It’s important to talk about dental costs. Are they too expensive and is the cost really driving dental patients to see their GP instead of their dentist? Worse still, is the cost (or rather the perceived dental costs) making patients avoid treatment altogether?
There is evidence that NHS charges are making patients with dental problems go to overstretched GPs. Moreover, NHS charges could soon overtake government funding as the main source of income for NHS dentistry.
This is according to new analysis from the British Dental Association (BDA). Patient charges were first introduced in 1951 to lower demand for NHS dentists’ services. And nearly 1 in 5 patients have delayed treatment for reasons of cost according to official statistics.
So how does it all work on the ground at Revive Dental Care?
Well the most important thing is that there are no hidden surprises with the dental costs. Every patient gets a quotation for any dental work needing to be carried out. These quotations are clearly explained and often the option exists to spread the cost over the time of the treatment.
Also, for many, NHS Dental Treatment, in England, is free.
You do not have to pay for NHS dental treatment if, when your treatment starts, you are:
- under 18
- under 19 and in full-time education
- pregnant or you’ve had a baby within the 12 months before treatment starts
- staying in an NHS hospital and the hospital dentist carries out your treatment
- an NHS Hospital Dental Service outpatient (although you may have to pay for your dentures or bridges)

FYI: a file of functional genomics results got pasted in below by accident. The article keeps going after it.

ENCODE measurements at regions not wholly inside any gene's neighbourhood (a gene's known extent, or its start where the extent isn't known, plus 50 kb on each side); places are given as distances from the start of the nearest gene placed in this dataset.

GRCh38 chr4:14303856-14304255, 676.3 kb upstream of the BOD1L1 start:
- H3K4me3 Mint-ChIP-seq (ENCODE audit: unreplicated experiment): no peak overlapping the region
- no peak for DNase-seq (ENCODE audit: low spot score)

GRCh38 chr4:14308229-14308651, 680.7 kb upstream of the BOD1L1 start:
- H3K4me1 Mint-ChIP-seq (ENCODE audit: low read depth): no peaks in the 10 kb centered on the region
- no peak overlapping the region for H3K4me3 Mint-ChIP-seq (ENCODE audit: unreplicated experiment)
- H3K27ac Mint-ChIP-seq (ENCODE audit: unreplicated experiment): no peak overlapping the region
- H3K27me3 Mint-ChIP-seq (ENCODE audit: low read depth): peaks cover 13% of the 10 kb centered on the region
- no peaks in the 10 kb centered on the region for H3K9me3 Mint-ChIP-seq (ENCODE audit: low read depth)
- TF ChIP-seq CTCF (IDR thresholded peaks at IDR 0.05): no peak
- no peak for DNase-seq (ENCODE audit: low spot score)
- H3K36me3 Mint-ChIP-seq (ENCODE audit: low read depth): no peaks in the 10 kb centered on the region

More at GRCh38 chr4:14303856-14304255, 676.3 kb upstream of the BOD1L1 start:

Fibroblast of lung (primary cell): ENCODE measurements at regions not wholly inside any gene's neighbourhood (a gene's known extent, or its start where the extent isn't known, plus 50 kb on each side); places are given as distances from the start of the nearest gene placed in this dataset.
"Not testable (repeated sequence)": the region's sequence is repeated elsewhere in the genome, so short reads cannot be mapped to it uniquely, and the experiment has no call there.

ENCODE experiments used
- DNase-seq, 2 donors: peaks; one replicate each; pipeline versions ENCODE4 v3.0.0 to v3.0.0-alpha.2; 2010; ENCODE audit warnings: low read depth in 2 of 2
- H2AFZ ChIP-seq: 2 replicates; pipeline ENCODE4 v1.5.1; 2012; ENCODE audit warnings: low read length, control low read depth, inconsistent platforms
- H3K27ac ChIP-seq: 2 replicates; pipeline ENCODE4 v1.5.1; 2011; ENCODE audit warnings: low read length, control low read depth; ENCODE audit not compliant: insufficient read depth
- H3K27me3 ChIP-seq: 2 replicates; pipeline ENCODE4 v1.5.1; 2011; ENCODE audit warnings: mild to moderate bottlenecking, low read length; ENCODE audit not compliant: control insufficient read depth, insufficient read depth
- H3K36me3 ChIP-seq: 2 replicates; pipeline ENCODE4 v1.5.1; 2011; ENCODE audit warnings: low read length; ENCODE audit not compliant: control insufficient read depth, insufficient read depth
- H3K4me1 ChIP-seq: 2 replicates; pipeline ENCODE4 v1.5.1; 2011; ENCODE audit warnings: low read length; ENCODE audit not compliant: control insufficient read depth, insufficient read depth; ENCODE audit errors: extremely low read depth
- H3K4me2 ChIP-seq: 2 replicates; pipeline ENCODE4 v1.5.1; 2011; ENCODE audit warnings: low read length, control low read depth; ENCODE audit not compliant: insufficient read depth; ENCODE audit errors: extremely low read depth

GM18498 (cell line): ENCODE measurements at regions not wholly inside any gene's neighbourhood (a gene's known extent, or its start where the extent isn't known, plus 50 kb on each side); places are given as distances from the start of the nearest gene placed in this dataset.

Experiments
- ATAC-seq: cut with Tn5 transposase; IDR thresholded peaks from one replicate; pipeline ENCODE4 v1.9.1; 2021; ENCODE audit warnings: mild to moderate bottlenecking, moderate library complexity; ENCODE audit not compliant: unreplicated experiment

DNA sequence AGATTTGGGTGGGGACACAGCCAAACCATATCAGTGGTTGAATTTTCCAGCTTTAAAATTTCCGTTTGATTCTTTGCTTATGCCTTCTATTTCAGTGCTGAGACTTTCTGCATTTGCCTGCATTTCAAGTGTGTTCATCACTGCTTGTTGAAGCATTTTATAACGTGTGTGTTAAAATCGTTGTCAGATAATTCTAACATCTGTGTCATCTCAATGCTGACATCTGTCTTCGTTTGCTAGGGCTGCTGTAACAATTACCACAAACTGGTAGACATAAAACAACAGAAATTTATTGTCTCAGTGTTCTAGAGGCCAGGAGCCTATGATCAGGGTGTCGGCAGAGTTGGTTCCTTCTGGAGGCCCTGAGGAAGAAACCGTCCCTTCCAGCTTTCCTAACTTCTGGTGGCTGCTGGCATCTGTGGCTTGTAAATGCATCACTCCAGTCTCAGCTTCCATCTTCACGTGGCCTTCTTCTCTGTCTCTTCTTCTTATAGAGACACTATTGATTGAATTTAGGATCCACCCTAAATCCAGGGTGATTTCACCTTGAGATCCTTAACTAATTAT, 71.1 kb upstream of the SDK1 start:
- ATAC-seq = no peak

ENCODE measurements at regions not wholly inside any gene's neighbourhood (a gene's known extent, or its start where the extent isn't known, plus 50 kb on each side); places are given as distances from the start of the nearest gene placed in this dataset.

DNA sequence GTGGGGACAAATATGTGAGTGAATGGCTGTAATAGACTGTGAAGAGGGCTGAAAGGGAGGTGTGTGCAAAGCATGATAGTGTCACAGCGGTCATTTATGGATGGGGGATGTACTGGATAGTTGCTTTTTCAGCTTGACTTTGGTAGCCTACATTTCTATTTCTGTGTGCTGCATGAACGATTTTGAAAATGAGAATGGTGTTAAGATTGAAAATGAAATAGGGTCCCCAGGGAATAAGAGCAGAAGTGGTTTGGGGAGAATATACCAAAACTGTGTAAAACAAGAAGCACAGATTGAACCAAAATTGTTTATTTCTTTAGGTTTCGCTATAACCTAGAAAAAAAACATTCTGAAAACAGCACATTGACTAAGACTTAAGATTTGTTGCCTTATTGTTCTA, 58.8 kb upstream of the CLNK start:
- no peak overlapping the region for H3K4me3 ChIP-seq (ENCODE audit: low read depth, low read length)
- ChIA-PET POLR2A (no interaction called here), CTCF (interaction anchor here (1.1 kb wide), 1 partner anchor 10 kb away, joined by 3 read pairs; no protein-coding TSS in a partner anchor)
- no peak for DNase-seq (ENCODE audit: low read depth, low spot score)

You will get free NHS dental treatment if, when the treatment starts, or when you’re asked to pay:
- you are included in an award of Income Support, income-based Jobseeker’s Allowance, income-related Employment and Support Allowance or Pension Credit guarantee credit or Universal credit (check entitlement after October 31 2015)
- you’re named on, or entitled to, a valid NHS tax credit exemption certificate
- or you’re named on a valid HC2 certificate
If you’re named on a valid HC3 certificate, you may not have to pay for all your NHS dental treatment. HC2 and HC3 certificates are issued under the NHS Low Income Scheme.
However, if you receive any of the following benefits you will not be exempt from paying for NHS dental treatment unless you also fall under one of the categories listed above:
- Incapacity Benefit
- contribution-based Jobseeker’s Allowance
- contribution-based Employment and Support Allowance
- Disability Living Allowance
- Council Tax Benefit
- Housing Benefit
- Pension Credit savings credit
We don’t want any of our patients to be worried about paying for dental treatment. We would rather have a good conversation with you about costs than see you ignore the treatment or go to your GP.
Whatever the circumstances are, please talk to us and let us see how we can help!
These are the current NHS Dental Costs as at November 2016
There are three NHS charge bands:
- Band 1: £19.70 covers an examination, diagnosis and advice. If necessary, it also includes X-ray, a scale and polish and planning for further treatment.
- Band 2: £53.90 covers all treatment covered by Band 1, plus additional treatment, such as fillings, root canal treatment and removing teeth (extractions).
- Band 3: £233.70 covers all treatment covered by Bands 1 and 2, plus more complex procedures, such as crowns, dentures and bridges.
Emergency or urgent treatment
If you require urgent care, you will only need to pay one Band 1 charge of £19.70. Most urgent treatments can be done in one appointment. However, if more than one visit is required and you return to the same dentist to complete your urgent treatment, the Band 1 urgent charge is all that you should pay.
Once your urgent course of treatment is complete, you may be advised to make another appointment for a separate course of non-urgent treatment. In this case, the relevant Band charge will apply.
Visit the NHS website for full details of Dental Charges